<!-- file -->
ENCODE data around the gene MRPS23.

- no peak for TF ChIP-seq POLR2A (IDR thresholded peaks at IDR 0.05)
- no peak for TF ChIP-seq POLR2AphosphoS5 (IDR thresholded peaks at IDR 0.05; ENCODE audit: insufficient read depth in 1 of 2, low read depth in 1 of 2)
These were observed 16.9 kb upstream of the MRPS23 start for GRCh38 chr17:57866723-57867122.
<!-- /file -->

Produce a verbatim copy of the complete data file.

ENCODE data around the gene MRPS23.

- no peak for TF ChIP-seq POLR2A (IDR thresholded peaks at IDR 0.05)
- no peak for TF ChIP-seq POLR2AphosphoS5 (IDR thresholded peaks at IDR 0.05; ENCODE audit: insufficient read depth in 1 of 2, low read depth in 1 of 2)
These were observed 16.9 kb upstream of the MRPS23 start for GRCh38 chr17:57866723-57867122.